Recommended value in CONFIG_LSM option on SELinux system?

Casey Schaufler casey at
Tue Feb 9 16:07:36 UTC 2021

On 2/8/2021 10:52 PM, Nicolas Iooss wrote:
> On Mon, Feb 8, 2021 at 10:38 PM Casey Schaufler <casey at> wrote:
>> On 2/8/2021 12:35 PM, Nicolas Iooss wrote:
>>> Hello,
>>> Recently there was a bug in Arch Linux where SELinux was no longer
>>> enabled after booting [1], because the default kernel configuration
>>> changed recently [2]:
>>> -CONFIG_LSM="lockdown,yama"
>>> +CONFIG_LSM="lockdown,yama,bpf"
>> Neither of these settings will enable SELinux by default.
>>> By doing so, setting "security=selinux" on the kernel command line
>>> seemed to break the system, because reading /proc/$PID/attr/current
>>> resulted in "Invalid argument" errors.
>> Is this in addition to an "lsm=" specification on the command line?
> My description of the issue was not very clear, my apologies. Here is
> another tentative.
> For some years, Arch Linux developers have been compiling their
> official kernel ( ;
> with CONFIG_SECURITY_SELINUX=y even though SELinux was disabled by
> default. 

That would imply you do not have CONFIG_DEFAULT_SECURITY_SELINUX=y
That's completely reasonable.

> In order to use SELinux, users were required to install some
> packages (such as systemd with SELinux support) and to add "selinux=1
> security=selinux" to their kernel command line. 


> Last week, the
> official Arch Linux kernel was updated to use
> CONFIG_LSM="lockdown,yama,bpf".

This is a list of the modules to be active at boot if
they are available.

>  Booting a system with this kernel and
> "selinux=1 security=selinux" was broken (D-Bus refused to start, as
> well as all network services, because systemd failed to get some
> important SELinux contexts through /proc/$PID/attr/... files). 

Because selinux isn't in the CONFIG_LSM list it is not
going to available from the command line.

> But
> using "selinux=1 lsm=selinux,lockdown,yama,bpf" fixed this issue
> (before, there was no lsm= command line).

The security= and lsm= command line options should not be used
together. The lsm= option is the complete security module list.
The security= option only changes the "major" module for backward

>>> Replacing "security=selinux"
>>> with "lsm=selinux,lockdown,yama,bpf" fixed the issue and everything is
>>> now fine, but now I am wondering: how should CONFIG_LSM (and option
>>> "lsm" on the kernel command line) be set, on a system which is using
>>> SELinux?
>> CONFIG_LSM="lockdown,yama,selinux"
>>> Such information is lacking from the documentation [3] [4]. Therefore
>>> I took a look at Fedora [5] and RHEL [6]:
>>> * Fedora uses CONFIG_LSM="yama,loadpin,safesetid,integrity,selinux,smack,tomoyo,apparmor",
>>> which was the default value until Linux 5.4 [7].
>>> * RHEL uses CONFIG_LSM="yama,integrity,selinux".
>>> It seems to be strange to have an "outdated" configuration value in
>>> the configuration file, but this could be fine if the new modules are
>>> not expected to be used without the kernel being booted with a
>>> "lsm=..." option.
>> Keeping the "outdated" configuration values is necessary for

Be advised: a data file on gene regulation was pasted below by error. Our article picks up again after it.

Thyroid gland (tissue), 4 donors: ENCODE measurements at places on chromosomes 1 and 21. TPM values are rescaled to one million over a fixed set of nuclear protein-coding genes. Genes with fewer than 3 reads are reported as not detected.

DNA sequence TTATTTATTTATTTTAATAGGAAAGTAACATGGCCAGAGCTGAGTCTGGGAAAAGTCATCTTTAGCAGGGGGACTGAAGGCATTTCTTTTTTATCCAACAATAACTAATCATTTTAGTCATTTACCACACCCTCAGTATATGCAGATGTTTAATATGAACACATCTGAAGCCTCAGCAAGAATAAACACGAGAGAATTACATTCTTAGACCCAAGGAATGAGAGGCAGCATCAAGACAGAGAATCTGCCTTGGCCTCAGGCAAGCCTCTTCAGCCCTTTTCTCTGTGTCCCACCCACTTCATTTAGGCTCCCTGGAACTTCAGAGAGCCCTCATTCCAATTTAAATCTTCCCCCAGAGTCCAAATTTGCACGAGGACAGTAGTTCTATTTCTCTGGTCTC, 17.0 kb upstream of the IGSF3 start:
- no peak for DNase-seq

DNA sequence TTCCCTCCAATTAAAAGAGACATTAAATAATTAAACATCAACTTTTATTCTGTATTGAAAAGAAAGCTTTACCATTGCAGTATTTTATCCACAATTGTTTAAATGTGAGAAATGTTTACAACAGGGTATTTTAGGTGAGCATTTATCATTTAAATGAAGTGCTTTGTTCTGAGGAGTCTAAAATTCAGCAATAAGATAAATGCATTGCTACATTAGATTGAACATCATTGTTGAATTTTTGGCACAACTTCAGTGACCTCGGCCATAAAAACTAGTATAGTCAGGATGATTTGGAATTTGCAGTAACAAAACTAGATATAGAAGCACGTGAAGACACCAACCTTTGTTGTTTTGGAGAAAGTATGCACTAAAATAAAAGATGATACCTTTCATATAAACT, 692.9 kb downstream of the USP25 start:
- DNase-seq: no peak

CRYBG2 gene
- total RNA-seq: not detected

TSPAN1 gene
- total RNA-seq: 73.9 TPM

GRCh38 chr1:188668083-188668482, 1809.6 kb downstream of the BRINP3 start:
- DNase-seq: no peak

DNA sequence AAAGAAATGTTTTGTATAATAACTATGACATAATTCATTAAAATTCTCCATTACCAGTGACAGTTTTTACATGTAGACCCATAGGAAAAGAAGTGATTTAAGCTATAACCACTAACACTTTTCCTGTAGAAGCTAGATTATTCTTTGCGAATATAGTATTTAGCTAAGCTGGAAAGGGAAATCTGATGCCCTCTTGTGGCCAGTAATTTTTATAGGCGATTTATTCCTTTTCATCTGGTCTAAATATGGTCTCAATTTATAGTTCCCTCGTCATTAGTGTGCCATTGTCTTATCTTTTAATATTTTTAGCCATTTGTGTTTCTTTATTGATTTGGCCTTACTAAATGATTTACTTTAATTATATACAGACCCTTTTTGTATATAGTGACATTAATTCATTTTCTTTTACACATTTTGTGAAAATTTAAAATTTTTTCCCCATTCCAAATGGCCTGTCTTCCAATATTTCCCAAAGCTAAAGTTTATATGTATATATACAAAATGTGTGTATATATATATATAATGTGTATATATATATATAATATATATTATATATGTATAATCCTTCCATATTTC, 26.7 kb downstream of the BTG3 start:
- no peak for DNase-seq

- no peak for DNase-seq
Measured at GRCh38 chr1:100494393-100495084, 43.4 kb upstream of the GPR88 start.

>> compatibility. We never intended that specifying either of
>> security= or lsm= on the boot line be required. Because there
>> is no way to maintain the old behavior of security=selinux
>> while allowing security=lockdown,yama,selinux we had to introduce
>> lsm=.
>>> But there is something that I did not understand: setting
>>> "lsm=selinux,lockdown,yama,bpf" worked, /sys/kernel/security/lsm
>>> showed "capability,selinux,lockdown,yama,bpf", but this violated what
>>> the documentation stated [3]:
>>> "A list of the active security modules can be found by reading
>>> /sys/kernel/security/lsm. This is a comma separated list, and will
>>> always include the capability module. The list reflects the order in
>>> which checks are made. The capability module will always be first,
>>> followed by any “minor” modules (e.g. Yama) and then the one “major”
>>> module (e.g. SELinux) if there is one configured."
>>> Is "lsm=selinux,lockdown,yama,bpf" really problematic?
>> The documentation is out of date regarding the "major" module
>> having to be last. That was true before the lsm= option was introduced.
>>> TL;DR: It would be very helpful if there were some clear guidelines
>>> which were documented in the kernel documentation about how to
>>> configure CONFIG_LSM on SELinux systems.
>> Thanks for the feedback. We are at a mid-point in the development of
>> module stacking. It's not too late to make things better based on your
>> experience.
> Thanks for your quick reply! Anyway it seems that my issue was caused
> by an incompatibility between selinux and bpf LSM. On my test system
> (running Linux 5.10.11):
> * Using "lsm=selinux,lockdown,yama,bpf" works (SELinux is functional,
> the system boots fine)
> * Using "lsm=lockdown,yama,selinux,bpf" works too
> * Using "lsm=lockdown,yama,bpf,selinux" does not work
> (/proc/$PID/attr/current raises "Invalid argument")

You can't (currently) use SELinux and BPF at the same time.
This is because the infrastructure does not support multiple
secid<->secctx translation hooks. You get the first one in the
list. BPF provides all hooks, so the SELinux hooks aren't
reached and the secid to secctx translation fails in the
"bpf,selinux" case. The "selinux,bpf" case appears to work,
but the BPF hook for security_secid_to_secctx() will never get
called. This may be acceptable for your use case. Patches to
allow for multiple callers of these hooks are under review.

> So it is important that "selinux" comes before "bpf" in CONFIG_LSM
> (and "lsm" parameter). This fact seems to be known, as "bpf" was added
> last in the default values of CONFIG_LSM options
> (
> Is this documented somewhere? It is neither in
> nor

> Nicolas
>>> Thanks,
>>> Nicolas
>>> [1]
>>> [2]
>>> [3]
>>> [4]
>>> [5]
>>> [6]
>>> [7] commit

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